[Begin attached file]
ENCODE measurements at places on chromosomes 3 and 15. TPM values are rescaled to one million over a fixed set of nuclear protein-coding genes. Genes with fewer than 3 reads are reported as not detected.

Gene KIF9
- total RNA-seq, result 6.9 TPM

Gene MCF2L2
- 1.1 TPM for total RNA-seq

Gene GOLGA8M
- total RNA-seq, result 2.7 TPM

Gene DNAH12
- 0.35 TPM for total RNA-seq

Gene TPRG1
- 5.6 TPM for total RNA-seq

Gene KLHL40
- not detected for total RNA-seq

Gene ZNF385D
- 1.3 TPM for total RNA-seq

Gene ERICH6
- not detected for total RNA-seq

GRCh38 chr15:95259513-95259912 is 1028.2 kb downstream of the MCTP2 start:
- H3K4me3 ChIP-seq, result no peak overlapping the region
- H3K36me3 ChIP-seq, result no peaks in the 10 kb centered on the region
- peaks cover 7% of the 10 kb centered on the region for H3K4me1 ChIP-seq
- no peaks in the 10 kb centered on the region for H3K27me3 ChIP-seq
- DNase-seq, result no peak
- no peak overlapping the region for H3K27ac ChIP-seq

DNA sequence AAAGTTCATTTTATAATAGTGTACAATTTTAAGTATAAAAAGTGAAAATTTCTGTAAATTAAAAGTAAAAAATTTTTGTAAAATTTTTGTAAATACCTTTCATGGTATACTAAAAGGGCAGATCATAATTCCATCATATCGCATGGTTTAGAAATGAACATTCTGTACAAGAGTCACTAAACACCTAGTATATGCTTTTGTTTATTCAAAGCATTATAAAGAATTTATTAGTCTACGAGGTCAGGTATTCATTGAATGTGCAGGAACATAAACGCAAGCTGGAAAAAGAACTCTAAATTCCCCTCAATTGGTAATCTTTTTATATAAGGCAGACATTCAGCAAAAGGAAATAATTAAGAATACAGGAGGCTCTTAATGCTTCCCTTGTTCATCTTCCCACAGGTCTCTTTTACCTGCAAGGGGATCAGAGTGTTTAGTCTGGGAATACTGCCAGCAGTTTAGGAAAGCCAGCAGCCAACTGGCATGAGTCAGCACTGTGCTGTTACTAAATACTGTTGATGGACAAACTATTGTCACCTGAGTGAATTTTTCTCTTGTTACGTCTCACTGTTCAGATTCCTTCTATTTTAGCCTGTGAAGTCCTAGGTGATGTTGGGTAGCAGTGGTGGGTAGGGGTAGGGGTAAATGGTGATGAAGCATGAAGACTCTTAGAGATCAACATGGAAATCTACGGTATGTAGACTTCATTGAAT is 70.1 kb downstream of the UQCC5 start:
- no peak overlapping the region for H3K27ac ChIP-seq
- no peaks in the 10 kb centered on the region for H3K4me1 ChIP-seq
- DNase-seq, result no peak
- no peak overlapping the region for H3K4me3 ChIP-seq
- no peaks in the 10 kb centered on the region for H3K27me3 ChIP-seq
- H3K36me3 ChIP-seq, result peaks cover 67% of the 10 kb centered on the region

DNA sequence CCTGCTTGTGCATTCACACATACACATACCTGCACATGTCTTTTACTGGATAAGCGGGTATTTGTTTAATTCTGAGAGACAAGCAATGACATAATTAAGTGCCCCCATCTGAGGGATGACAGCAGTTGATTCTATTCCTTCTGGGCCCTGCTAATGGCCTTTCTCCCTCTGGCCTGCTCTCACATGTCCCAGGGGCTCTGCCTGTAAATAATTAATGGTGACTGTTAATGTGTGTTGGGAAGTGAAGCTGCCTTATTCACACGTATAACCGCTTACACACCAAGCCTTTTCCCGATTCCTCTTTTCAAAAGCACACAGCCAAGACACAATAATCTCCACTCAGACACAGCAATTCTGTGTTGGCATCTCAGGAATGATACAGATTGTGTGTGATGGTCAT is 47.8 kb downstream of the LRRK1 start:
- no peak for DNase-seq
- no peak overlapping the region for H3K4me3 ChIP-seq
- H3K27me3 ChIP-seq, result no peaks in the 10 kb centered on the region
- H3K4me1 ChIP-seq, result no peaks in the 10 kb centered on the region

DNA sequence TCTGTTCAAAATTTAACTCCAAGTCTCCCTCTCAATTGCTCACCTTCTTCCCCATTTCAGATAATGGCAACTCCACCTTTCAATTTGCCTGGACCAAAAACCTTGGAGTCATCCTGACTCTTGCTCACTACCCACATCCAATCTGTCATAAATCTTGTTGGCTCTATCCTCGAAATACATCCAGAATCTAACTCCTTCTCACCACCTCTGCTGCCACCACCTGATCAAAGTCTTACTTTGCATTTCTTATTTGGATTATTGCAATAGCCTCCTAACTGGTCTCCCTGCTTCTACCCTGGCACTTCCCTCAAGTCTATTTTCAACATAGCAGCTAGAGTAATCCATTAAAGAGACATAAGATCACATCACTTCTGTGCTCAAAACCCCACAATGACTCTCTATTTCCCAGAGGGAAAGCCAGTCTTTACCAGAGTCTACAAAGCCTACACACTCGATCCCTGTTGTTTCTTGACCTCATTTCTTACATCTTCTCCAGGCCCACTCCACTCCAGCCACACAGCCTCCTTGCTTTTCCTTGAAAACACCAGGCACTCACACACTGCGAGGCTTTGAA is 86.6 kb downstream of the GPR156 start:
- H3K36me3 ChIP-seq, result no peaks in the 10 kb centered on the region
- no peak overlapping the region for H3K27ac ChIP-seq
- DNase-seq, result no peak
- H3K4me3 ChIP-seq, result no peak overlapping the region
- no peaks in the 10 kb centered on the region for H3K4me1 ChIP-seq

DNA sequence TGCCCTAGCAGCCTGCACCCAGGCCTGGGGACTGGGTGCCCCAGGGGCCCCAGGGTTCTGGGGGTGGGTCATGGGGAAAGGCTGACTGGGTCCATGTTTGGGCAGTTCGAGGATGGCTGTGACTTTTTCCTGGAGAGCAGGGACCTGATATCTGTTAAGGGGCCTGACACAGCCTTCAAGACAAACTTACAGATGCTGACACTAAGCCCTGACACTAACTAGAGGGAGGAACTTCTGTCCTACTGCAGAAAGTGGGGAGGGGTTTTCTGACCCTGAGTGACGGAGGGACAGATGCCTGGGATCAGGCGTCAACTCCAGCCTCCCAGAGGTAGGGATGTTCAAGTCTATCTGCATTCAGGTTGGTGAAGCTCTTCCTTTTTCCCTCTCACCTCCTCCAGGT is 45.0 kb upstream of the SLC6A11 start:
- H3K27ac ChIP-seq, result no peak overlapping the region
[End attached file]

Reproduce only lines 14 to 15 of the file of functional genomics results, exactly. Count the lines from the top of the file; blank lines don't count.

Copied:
Gene ZNF385D
- 1.3 TPM for total RNA-seq